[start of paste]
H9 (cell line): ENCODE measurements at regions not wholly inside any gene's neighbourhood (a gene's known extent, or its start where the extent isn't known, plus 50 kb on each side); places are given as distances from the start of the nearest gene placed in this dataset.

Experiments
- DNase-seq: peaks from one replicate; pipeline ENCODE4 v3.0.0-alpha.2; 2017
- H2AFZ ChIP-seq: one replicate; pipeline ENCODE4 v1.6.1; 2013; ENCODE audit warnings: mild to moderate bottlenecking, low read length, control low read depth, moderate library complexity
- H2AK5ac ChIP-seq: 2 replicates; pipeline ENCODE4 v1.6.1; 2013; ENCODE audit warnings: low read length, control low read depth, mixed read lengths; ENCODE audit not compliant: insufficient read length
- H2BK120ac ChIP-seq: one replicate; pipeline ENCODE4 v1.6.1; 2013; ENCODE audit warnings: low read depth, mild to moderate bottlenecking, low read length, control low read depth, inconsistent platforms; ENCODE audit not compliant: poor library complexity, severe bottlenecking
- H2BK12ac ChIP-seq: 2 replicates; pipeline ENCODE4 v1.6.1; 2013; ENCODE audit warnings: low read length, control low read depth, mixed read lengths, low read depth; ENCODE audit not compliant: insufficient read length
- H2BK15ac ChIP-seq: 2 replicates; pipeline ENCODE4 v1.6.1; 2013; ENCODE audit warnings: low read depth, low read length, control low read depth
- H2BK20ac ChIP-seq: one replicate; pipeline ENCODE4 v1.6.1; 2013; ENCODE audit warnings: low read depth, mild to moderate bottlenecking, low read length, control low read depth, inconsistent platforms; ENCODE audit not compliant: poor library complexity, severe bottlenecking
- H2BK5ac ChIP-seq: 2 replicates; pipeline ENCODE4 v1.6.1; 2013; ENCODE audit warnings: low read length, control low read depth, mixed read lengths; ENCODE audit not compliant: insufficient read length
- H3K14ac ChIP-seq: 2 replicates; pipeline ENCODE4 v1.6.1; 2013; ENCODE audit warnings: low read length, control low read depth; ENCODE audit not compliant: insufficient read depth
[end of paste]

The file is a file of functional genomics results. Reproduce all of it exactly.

H9 (cell line): ENCODE measurements at regions not wholly inside any gene's neighbourhood (a gene's known extent, or its start where the extent isn't known, plus 50 kb on each side); places are given as distances from the start of the nearest gene placed in this dataset.

Experiments
- DNase-seq: peaks from one replicate; pipeline ENCODE4 v3.0.0-alpha.2; 2017
- H2AFZ ChIP-seq: one replicate; pipeline ENCODE4 v1.6.1; 2013; ENCODE audit warnings: mild to moderate bottlenecking, low read length, control low read depth, moderate library complexity
- H2AK5ac ChIP-seq: 2 replicates; pipeline ENCODE4 v1.6.1; 2013; ENCODE audit warnings: low read length, control low read depth, mixed read lengths; ENCODE audit not compliant: insufficient read length
- H2BK120ac ChIP-seq: one replicate; pipeline ENCODE4 v1.6.1; 2013; ENCODE audit warnings: low read depth, mild to moderate bottlenecking, low read length, control low read depth, inconsistent platforms; ENCODE audit not compliant: poor library complexity, severe bottlenecking
- H2BK12ac ChIP-seq: 2 replicates; pipeline ENCODE4 v1.6.1; 2013; ENCODE audit warnings: low read length, control low read depth, mixed read lengths, low read depth; ENCODE audit not compliant: insufficient read length
- H2BK15ac ChIP-seq: 2 replicates; pipeline ENCODE4 v1.6.1; 2013; ENCODE audit warnings: low read depth, low read length, control low read depth
- H2BK20ac ChIP-seq: one replicate; pipeline ENCODE4 v1.6.1; 2013; ENCODE audit warnings: low read depth, mild to moderate bottlenecking, low read length, control low read depth, inconsistent platforms; ENCODE audit not compliant: poor library complexity, severe bottlenecking
- H2BK5ac ChIP-seq: 2 replicates; pipeline ENCODE4 v1.6.1; 2013; ENCODE audit warnings: low read length, control low read depth, mixed read lengths; ENCODE audit not compliant: insufficient read length
- H3K14ac ChIP-seq: 2 replicates; pipeline ENCODE4 v1.6.1; 2013; ENCODE audit warnings: low read length, control low read depth; ENCODE audit not compliant: insufficient read depth